These sheets are connected to the right-handed helices either directly or through bifurcations that form left-handed helical membrane surfaces. Chloroplast_sentence_368

The left-handed helical surfaces have a similar tilt angle to the right-handed helices (~20°), but ¼ the pitch. Chloroplast_sentence_369

Approximately 4 left-handed helical junctions are present per granum, resulting in a pitch-balanced array of right- and left-handed helical membrane surfaces of different radii and pitch that consolidate the network with minimal surface and bending energies. Chloroplast_sentence_370

While different parts of the thylakoid system contain different membrane proteins, the thylakoid membranes are continuous and the thylakoid space they enclose form a single continuous labyrinth. Chloroplast_sentence_371

Thylakoid composition Chloroplast_section_49

Embedded in the thylakoid membranes are important protein complexes which carry out the light reactions of photosynthesis. Chloroplast_sentence_372

Photosystem II and photosystem I contain light-harvesting complexes with chlorophyll and carotenoids that absorb light energy and use it to energize electrons. Chloroplast_sentence_373

Molecules in the thylakoid membrane use the energized electrons to pump hydrogen ions into the thylakoid space, decreasing the pH and turning it acidic. Chloroplast_sentence_374

ATP synthase is a large protein complex that harnesses the concentration gradient of the hydrogen ions in the thylakoid space to generate ATP energy as the hydrogen ions flow back out into the stroma—much like a dam turbine. Chloroplast_sentence_375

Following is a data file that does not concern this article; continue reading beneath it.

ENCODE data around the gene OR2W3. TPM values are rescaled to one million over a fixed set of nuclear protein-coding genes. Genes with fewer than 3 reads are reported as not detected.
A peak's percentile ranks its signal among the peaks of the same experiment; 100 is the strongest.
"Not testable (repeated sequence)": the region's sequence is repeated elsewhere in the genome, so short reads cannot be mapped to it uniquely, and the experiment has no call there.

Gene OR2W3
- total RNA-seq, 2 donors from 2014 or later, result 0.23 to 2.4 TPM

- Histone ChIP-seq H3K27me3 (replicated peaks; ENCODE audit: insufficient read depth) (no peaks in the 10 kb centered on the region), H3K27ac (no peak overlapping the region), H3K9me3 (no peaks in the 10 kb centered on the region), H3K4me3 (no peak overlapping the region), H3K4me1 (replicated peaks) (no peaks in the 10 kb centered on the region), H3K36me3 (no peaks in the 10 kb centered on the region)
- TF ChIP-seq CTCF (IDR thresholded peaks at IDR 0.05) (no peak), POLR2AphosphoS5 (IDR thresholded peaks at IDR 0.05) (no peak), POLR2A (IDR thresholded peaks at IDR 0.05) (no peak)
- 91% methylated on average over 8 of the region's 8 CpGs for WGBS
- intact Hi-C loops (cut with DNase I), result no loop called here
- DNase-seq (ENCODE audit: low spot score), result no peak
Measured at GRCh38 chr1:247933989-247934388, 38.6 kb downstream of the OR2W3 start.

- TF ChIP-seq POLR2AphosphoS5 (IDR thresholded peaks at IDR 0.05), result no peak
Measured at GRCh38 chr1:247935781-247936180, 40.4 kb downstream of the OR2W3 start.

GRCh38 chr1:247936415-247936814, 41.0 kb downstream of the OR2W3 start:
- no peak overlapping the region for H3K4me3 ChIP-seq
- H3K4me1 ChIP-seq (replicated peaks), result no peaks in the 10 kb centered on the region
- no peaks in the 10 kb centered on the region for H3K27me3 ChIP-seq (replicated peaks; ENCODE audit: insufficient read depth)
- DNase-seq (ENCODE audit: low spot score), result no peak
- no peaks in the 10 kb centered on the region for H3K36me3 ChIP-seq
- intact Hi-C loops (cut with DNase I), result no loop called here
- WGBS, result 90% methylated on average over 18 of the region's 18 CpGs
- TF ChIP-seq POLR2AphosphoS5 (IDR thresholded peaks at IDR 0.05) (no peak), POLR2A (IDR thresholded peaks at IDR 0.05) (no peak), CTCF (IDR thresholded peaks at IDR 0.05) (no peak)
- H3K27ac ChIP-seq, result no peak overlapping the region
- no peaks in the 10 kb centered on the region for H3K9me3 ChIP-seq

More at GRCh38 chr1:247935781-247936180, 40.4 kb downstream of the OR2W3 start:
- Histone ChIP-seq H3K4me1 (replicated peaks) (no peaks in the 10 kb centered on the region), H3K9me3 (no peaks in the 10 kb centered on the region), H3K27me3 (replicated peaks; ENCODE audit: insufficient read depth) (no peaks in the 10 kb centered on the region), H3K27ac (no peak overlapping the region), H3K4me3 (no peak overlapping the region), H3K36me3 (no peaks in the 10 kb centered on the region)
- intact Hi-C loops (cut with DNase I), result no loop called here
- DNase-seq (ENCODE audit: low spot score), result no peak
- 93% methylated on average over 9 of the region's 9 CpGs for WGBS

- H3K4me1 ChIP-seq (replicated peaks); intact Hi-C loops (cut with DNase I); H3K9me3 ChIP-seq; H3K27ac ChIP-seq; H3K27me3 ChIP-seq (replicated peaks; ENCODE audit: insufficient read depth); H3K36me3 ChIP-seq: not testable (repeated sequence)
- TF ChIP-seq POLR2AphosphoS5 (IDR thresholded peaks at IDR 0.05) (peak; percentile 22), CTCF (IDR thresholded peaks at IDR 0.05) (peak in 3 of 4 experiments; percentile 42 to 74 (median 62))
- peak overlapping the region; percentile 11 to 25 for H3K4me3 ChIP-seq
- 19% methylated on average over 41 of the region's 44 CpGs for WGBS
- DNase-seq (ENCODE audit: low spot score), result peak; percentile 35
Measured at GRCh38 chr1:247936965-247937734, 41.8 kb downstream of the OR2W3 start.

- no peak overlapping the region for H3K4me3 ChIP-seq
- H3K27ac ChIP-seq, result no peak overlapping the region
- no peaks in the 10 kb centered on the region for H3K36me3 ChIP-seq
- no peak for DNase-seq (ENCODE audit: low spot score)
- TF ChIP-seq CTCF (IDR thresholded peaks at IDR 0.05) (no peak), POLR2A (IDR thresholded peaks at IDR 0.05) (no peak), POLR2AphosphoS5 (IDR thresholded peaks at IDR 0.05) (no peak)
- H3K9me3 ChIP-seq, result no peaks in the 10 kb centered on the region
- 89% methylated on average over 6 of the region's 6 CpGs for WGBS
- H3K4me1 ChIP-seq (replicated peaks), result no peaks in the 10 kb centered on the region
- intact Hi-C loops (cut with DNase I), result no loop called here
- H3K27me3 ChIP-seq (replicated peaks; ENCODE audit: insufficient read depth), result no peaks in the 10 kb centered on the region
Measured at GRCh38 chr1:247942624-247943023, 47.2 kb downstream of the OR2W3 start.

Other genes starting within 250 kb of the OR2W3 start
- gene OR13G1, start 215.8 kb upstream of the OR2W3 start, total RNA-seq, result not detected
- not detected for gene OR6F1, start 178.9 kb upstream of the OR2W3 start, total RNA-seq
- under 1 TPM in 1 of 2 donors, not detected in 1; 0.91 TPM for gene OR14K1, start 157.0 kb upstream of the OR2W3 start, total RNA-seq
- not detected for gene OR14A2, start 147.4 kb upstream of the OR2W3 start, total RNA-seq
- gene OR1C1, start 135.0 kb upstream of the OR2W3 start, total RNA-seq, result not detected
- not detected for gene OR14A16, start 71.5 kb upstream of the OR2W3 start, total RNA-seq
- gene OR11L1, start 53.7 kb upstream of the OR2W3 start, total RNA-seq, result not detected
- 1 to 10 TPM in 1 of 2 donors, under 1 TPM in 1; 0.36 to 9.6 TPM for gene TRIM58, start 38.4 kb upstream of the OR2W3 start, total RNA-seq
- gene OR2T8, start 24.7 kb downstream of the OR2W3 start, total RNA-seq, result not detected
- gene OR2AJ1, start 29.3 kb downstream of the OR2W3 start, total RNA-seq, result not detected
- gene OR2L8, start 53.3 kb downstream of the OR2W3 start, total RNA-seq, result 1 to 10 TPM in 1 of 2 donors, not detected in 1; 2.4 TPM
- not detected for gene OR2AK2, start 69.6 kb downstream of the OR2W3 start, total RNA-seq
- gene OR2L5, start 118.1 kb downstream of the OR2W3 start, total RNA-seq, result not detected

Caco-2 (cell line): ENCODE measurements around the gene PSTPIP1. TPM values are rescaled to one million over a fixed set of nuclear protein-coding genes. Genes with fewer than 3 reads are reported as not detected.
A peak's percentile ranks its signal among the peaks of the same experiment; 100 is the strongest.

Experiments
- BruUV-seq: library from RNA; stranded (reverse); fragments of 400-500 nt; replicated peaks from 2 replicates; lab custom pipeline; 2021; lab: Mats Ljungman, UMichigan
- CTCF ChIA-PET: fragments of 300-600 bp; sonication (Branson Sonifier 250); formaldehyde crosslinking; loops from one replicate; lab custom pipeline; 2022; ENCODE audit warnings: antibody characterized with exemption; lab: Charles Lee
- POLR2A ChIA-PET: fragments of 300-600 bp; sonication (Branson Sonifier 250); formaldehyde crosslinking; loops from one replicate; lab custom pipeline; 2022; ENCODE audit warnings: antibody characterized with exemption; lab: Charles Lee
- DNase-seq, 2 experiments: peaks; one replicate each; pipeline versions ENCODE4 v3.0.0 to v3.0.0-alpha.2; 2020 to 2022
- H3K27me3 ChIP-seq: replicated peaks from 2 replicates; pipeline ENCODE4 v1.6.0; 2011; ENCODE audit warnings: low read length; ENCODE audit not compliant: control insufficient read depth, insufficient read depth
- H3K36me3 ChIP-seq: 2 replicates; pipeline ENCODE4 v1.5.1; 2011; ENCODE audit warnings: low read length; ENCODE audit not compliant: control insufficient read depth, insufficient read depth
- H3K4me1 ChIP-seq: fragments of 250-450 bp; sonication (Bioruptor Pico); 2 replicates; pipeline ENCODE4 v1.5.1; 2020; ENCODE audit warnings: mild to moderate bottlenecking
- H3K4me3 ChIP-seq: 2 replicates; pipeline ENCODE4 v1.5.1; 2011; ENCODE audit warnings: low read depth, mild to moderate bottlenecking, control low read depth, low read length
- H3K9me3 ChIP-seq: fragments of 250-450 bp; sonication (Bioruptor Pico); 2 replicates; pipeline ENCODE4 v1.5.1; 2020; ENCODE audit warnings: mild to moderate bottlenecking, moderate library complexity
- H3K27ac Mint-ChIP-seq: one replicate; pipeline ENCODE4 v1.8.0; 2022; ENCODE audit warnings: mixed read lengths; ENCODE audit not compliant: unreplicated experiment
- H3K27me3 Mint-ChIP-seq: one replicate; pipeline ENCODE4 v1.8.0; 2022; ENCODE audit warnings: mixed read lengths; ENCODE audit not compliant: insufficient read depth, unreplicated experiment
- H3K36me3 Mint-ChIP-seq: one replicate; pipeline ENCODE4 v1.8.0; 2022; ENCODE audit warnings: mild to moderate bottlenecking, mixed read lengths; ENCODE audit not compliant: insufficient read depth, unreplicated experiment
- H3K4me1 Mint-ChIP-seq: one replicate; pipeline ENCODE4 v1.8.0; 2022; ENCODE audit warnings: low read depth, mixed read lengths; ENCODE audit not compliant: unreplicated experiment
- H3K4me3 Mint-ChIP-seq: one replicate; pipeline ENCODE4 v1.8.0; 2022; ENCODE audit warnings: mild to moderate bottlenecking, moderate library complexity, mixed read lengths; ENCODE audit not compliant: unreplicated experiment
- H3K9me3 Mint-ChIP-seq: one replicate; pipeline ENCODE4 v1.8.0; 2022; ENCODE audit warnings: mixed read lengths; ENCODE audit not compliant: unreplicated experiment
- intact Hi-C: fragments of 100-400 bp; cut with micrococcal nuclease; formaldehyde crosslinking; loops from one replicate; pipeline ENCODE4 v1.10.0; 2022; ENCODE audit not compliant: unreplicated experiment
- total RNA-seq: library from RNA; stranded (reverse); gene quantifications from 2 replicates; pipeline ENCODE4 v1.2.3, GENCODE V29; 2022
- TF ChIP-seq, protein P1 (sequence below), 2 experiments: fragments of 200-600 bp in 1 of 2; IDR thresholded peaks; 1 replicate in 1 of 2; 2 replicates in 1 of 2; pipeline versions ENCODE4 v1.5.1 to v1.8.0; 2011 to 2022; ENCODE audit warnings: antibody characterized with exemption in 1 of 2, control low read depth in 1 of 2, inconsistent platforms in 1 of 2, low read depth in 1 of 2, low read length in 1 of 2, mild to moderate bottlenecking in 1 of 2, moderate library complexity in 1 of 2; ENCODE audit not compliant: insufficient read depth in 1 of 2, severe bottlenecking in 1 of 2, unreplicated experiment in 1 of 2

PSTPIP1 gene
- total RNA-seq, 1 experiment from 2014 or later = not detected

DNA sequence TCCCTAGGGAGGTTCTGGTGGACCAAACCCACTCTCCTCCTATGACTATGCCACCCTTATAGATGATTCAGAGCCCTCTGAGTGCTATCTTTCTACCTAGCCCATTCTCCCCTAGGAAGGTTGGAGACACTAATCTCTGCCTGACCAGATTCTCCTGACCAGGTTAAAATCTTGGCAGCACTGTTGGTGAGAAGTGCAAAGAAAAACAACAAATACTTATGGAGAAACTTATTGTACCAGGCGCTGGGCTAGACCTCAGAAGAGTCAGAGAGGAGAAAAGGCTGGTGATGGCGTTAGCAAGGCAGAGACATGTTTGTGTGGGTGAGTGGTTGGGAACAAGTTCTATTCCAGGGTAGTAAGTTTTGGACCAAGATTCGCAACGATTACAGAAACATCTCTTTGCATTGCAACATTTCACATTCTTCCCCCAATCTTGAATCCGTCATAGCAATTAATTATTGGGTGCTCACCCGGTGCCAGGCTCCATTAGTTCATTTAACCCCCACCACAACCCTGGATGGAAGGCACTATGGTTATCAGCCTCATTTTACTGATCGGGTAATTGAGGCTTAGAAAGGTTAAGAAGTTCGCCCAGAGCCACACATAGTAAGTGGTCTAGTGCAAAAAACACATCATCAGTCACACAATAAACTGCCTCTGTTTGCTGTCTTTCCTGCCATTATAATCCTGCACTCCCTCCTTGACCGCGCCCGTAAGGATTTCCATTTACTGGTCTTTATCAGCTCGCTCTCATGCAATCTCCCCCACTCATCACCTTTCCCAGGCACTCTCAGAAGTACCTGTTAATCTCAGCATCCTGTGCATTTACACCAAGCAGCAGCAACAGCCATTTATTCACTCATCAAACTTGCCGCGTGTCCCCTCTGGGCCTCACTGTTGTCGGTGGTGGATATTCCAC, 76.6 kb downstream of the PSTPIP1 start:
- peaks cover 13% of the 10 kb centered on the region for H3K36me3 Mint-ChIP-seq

There are two types of thylakoids—granal thylakoids, which are arranged in grana, and stromal thylakoids, which are in contact with the stroma. Chloroplast_sentence_376

Granal thylakoids are pancake-shaped circular disks about 300–600 nanometers in diameter. Chloroplast_sentence_377

Stromal thylakoids are helicoid sheets that spiral around grana. Chloroplast_sentence_378

The flat tops and bottoms of granal thylakoids contain only the relatively flat photosystem II protein complex. Chloroplast_sentence_379

This allows them to stack tightly, forming grana with many layers of tightly appressed membrane, called granal membrane, increasing stability and surface area for light capture. Chloroplast_sentence_380

In contrast, photosystem I and ATP synthase are large protein complexes which jut out into the stroma. Chloroplast_sentence_381

They can't fit in the appressed granal membranes, and so are found in the stromal thylakoid membrane—the edges of the granal thylakoid disks and the stromal thylakoids. Chloroplast_sentence_382

These large protein complexes may act as spacers between the sheets of stromal thylakoids. Chloroplast_sentence_383

The number of thylakoids and the total thylakoid area of a chloroplast is influenced by light exposure. Chloroplast_sentence_384

Shaded chloroplasts contain larger and more grana with more thylakoid membrane area than chloroplasts exposed to bright light, which have smaller and fewer grana and less thylakoid area. Chloroplast_sentence_385

Thylakoid extent can change within minutes of light exposure or removal. Chloroplast_sentence_386

Pigments and chloroplast colors Chloroplast_section_50

Inside the photosystems embedded in chloroplast thylakoid membranes are various photosynthetic pigments, which absorb and transfer light energy. Chloroplast_sentence_387

The types of pigments found are different in various groups of chloroplasts, and are responsible for a wide variety of chloroplast colorations. Chloroplast_sentence_388

Chlorophylls Chloroplast_section_51

Chlorophyll a is found in all chloroplasts, as well as their cyanobacterial ancestors. Chloroplast_sentence_389

Chlorophyll a is a blue-green pigment partially responsible for giving most cyanobacteria and chloroplasts their color. Chloroplast_sentence_390